There are just a few thousand tigers left in the wild, and mountain gorillas are down to a few hundred. With figures like these, it's easy to overlook those less exotic animals closer to home that are facing extinction. But, while they might not grab the headlines, the plight of native British livestock breeds such as the bagot goat, the British lop pig, the boreray sheep and even the original Aberdeen angus beef cattle is no less critical.
Mercedes-Benz has used Twitter to enable viewers to select the ending of the car brand’s latest U.K. TV advertising campaign. At the heart of the campaign is a series of three TV ads to promote the car brand’s new A-Class vehicle to younger consumers. The commercials feature a musician, played by Kane Robinson–better known as British rapper Kane O–and a professional driver who are chased by the authorities on their way to a secret gig.
We run through 12 of the top London 2012 brand campaigns so far. Coming together to cheer as one is the theme of Visa’s “The Difference” Olympic ad created by TBWA/Chiat/Day. The aim? To encourage people to submit a supportive cheer for Olympic and Paralympic athletes in the form of a click, post, photo or video.
Muck Rack makes it simple to find people, tweets, or articles that mention any name, keyword, company, hashtag etc. We've compiled this guide to help you make the most of your search.
Selecting a term
Start searching tweets, articles from media outlets, articles mentioned in tweets, journalists'
names, titles and bios with some suggested searches:
Companies or Topics (e.g. iPhone, Microsoft)
Phrases (e.g. "cloud computing") — use quotes to keep the terms together
Twitter handles (e.g. @username) — returns those who have mentioned or replied to
Names (e.g. "David Pogue")
Hashtags (e.g. #sxsw, #london2012)
Bio details (e.g. vegan, Olympics, father)
Muck Rack's Advanced Search allows for many boolean operators.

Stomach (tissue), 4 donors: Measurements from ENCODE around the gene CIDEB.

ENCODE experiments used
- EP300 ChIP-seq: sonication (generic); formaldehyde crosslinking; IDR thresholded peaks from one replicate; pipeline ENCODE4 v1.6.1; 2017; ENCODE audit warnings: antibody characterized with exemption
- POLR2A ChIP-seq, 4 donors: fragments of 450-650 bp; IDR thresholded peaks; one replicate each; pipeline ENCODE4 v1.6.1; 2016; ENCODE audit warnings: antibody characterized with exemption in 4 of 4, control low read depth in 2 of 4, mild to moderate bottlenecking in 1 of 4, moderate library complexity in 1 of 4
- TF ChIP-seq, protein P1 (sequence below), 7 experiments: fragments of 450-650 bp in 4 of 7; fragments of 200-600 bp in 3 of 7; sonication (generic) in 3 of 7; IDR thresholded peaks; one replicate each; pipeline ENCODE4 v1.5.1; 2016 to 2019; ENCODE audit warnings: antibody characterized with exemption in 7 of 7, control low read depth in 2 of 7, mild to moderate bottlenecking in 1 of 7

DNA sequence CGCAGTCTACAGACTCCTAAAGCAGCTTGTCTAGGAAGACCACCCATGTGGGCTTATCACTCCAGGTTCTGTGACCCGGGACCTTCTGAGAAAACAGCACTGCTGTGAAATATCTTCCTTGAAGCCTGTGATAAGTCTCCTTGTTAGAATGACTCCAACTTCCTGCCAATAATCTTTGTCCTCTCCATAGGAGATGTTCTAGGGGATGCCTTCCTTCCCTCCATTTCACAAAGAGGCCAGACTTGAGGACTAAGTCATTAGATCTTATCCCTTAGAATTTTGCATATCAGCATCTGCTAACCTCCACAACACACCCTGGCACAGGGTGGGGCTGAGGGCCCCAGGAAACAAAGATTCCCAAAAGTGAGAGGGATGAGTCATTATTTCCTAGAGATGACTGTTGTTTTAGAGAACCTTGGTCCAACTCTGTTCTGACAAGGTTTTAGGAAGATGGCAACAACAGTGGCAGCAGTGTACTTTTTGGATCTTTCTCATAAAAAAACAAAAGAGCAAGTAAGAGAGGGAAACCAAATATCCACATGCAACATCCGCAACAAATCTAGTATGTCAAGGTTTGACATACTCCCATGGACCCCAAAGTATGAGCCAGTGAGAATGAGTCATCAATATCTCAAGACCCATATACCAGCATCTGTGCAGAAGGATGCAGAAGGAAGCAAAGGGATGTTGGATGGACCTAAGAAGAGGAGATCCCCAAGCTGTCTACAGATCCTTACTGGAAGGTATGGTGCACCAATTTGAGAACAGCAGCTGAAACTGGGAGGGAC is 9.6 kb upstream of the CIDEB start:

Find results that mention multiple specified terms, use AND or
+. For example, ensure each result contains both Elon Musk and Mark Zuckerberg by
searching Musk AND Zuckerberg or Musk + Zuckerberg.
Use the operators OR or , to broaden your search when you'd like either of
multiple terms to appear in results. (This is the default behavior of our search when no operators
are used). For example, results will contain either cake or cookie by searching cake OR cookie or cake,cookie
Use NOT or - to subtract results from your search. For
example, searching Disney will yield results about the Walt Disney Company as well as Walt Disney
World Resort. To exclude mentions of Disney World, search for Disney -World or Disney
When using one of these operators with a phrase, enclose it in quotation marks. For example, you can
find results about smartphones excluding Apple's iPhone 4S by searching smartphone -"iPhone
Exact case matching or punctuation
If you're searching for a brand name or keyword that relies on specific punctuation marks or capitalization, you can
find results that match your exact query by adding matchcase: before the keyword you're searching for, like matchcase:E*TRADE .
Use parentheses to separate multiple
boolean phrases. For example, to find journalists talking about having fun in Disney World or
Disneyland, search for ("disney world" OR disneyland) AND fun.
An asterisk can be used to search for any variation of a root word truncated by the asterisk. For example, searching for admin* will return results for administrator, administration, administer, administered, etc.
A near operator is an AND operator where you can control the distance between the words. You can vary the distance the near operation uses by adding a forward slash and number (between 0-99) such as strawberries NEAR/10 "whipped cream", which means the strawberries must exist within 10 words of "whipped cream".